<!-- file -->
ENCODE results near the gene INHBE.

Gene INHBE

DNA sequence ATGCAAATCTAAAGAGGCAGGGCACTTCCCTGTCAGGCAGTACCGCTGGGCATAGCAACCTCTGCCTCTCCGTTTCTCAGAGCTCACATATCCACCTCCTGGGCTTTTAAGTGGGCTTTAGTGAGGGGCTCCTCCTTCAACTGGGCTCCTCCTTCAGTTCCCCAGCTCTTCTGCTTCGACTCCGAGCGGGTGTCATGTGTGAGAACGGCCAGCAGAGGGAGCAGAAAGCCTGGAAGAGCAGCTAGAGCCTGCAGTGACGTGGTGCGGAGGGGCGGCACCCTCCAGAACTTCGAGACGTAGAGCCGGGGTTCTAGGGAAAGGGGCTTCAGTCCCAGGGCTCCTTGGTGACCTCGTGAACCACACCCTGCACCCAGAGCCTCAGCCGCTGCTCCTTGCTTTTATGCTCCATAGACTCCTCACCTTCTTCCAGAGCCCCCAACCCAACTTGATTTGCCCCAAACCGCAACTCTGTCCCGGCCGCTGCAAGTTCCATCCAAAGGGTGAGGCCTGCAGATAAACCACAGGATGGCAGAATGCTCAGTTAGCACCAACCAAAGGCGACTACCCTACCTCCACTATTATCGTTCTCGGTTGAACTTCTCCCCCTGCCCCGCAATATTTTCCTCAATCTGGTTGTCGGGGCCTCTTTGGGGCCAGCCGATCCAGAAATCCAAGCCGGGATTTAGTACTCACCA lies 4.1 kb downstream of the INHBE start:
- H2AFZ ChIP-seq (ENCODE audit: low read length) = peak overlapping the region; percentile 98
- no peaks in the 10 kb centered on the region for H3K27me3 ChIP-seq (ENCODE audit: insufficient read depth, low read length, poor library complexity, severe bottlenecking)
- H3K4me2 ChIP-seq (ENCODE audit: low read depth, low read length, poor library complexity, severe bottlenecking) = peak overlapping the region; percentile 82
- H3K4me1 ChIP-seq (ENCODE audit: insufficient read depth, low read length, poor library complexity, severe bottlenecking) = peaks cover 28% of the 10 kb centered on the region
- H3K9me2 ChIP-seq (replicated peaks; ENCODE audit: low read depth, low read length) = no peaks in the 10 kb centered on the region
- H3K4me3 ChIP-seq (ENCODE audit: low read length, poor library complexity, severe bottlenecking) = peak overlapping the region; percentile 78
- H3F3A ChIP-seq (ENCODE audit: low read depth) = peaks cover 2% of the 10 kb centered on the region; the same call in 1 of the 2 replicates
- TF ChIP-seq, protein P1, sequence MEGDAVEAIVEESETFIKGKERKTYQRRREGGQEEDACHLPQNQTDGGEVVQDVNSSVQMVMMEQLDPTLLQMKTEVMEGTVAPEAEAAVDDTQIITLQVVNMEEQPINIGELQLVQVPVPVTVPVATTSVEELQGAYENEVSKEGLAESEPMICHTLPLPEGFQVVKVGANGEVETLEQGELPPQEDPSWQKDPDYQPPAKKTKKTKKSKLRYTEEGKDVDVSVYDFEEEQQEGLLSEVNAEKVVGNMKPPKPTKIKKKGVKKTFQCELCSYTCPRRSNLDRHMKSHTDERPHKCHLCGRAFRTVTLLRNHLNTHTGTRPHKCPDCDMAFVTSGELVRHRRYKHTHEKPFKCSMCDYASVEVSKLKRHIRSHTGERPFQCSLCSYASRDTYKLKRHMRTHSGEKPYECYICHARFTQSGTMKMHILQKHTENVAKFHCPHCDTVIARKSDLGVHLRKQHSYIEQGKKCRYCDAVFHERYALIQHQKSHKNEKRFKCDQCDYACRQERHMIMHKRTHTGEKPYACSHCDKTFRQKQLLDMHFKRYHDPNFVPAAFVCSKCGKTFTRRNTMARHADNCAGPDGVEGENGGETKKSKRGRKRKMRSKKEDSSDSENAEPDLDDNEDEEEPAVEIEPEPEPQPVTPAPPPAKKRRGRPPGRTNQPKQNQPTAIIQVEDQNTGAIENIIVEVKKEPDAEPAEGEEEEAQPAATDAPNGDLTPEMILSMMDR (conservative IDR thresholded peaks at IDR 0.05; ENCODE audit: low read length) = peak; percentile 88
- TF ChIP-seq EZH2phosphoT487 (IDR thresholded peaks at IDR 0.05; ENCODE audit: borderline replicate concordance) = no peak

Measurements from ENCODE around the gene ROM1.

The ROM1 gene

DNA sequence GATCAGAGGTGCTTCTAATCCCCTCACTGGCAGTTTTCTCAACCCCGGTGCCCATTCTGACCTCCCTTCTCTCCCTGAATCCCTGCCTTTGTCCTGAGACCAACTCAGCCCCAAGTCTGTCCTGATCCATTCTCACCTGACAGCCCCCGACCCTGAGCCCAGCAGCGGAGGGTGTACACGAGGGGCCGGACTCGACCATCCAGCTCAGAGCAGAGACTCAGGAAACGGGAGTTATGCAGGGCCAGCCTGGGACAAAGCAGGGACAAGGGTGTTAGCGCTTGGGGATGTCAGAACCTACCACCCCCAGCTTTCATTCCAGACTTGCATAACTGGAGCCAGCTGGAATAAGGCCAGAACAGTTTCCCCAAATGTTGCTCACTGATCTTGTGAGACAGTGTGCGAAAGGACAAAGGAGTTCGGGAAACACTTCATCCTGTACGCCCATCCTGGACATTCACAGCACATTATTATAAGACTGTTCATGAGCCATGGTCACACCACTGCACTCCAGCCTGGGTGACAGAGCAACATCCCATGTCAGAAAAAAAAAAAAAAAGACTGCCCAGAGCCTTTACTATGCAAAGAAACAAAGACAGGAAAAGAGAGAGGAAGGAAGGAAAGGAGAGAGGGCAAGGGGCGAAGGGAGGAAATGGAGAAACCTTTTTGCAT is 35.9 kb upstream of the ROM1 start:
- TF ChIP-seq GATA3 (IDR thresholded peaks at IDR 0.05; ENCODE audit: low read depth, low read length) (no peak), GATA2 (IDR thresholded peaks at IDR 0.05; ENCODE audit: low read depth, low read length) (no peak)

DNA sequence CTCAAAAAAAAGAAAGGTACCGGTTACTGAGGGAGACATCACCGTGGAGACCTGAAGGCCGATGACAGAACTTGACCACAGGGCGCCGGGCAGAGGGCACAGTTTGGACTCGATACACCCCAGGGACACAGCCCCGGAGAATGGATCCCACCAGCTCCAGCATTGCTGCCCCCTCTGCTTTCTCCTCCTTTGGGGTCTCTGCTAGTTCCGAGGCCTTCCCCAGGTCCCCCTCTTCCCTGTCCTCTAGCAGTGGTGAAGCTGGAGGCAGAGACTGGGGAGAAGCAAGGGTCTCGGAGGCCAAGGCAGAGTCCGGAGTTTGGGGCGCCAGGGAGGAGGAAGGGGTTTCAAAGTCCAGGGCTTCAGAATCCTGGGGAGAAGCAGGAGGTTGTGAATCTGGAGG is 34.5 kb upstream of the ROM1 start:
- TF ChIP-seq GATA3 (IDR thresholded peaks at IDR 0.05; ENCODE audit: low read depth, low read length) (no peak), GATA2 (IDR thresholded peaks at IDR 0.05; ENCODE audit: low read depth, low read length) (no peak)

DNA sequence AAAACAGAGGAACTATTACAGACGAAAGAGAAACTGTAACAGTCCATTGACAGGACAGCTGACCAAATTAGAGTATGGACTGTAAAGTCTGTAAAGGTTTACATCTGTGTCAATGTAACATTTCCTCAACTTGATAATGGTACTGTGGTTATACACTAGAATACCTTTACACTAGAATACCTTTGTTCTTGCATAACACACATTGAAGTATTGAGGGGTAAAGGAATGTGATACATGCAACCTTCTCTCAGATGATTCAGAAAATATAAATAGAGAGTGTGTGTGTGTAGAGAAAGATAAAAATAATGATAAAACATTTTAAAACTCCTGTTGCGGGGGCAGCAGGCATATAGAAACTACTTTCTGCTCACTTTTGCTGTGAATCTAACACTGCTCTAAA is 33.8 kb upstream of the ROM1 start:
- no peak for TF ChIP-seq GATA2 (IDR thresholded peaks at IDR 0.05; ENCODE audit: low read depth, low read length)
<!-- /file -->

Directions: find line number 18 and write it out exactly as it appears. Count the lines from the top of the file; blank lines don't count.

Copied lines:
- TF ChIP-seq GATA3 (IDR thresholded peaks at IDR 0.05; ENCODE audit: low read depth, low read length) (no peak), GATA2 (IDR thresholded peaks at IDR 0.05; ENCODE audit: low read depth, low read length) (no peak)